Data from: Canopy height explains species richness in the largest clade of Neotropical lianas

Leila Meyer, José Alexandre F. Diniz-Filho, Lúcia G. Lohmann, Joaquín Hortal, Elisa Barreto, Thiago Rangel & W. Daniel Kissling
Aim: Tall and structurally complex forests can provide ample habitat and niche space for climbing plants, supporting high liana species richness. We test to what extent canopy height (as proxy of 3D habitat structure), climate and soil interact to determine species richness in the largest clade of Neotropical lianas. We expect that the effect of canopy height on species richness is higher for lianas from closed tropical rainforests compared to riparian and savanna habitats. Location:...

Data from: Conserving evolutionary history does not result in greater diversity over geological timescales

Juan Cantalapiedra, Tracy Aze, Marc Cadotte, Giulio Valentino Dalla Riva, Danwei Huang, Florent Mazel, Matthew Pennell, María Ríos & Arne Mooers
Alternative prioritization strategies have been proposed to safeguard biodiversity over macro-evolutionary timescales. The first prioritizes the most distantly related species (maximizing phylogenetic diversity) in the hopes of capturing at least some lineages that will successfully diversify into the future. The second prioritizes lineages that are currently speciating, in the hopes that successful lineages will continue to generate species into the future. These contrasting schemes also map onto contrasting predictions about the role of slow diversifiers...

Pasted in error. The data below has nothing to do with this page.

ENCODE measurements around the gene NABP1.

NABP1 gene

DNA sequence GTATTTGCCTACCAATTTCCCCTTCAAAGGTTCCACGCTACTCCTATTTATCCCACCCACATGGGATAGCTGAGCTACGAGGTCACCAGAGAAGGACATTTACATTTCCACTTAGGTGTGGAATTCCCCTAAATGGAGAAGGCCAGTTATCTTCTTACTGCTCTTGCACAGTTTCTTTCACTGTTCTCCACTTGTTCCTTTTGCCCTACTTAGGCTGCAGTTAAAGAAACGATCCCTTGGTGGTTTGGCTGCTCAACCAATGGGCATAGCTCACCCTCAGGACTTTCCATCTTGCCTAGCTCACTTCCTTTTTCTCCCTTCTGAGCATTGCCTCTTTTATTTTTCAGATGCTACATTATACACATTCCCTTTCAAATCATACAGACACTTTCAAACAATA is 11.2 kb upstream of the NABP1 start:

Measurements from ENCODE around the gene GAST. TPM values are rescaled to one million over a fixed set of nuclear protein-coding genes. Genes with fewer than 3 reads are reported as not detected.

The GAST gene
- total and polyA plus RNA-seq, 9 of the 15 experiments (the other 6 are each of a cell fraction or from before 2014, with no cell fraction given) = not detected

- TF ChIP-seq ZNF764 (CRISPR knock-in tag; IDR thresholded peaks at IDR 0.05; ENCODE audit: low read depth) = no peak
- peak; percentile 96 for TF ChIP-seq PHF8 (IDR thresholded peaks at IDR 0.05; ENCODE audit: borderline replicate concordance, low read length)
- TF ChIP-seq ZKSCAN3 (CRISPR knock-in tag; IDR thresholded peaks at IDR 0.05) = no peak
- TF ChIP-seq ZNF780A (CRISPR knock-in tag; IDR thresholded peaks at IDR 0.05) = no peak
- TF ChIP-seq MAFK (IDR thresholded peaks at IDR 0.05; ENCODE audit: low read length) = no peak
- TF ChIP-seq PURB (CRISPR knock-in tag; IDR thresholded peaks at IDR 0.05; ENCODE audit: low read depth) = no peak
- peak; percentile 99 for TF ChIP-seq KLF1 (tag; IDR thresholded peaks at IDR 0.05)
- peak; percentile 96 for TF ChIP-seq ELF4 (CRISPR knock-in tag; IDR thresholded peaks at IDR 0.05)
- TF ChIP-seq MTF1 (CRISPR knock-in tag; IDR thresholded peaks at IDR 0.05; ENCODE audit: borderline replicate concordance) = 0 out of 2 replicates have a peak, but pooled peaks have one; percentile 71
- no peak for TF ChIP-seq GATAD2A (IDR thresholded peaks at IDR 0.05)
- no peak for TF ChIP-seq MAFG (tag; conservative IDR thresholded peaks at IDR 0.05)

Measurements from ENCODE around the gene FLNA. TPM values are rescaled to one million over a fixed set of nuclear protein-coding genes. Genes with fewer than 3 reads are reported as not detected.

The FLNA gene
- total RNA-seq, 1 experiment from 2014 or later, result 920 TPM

Data from: Fin ray patterns at the fin to limb transition

Thomas Stewart, Justin Lemberhg, Natalia Taft, Ihna Yoo, Edward Daeschler & Neil Shubin
The fin-to-limb transition was marked by the origin of digits and the loss of dermal fin rays. Paleontological research into this transformation has focused on the evolution of the endoskeleton with little attention paid to fin ray structure and function. To address this knowledge gap, we study the dermal rays of the pectoral fins of three key tetrapodomorph taxa—Sauripterus taylori (Rhizodontida), Eusthenopteron foordi (Tristichopteridae), and Tiktaalik roseae (Elpistostegalia)—using computed tomography. These data show several trends...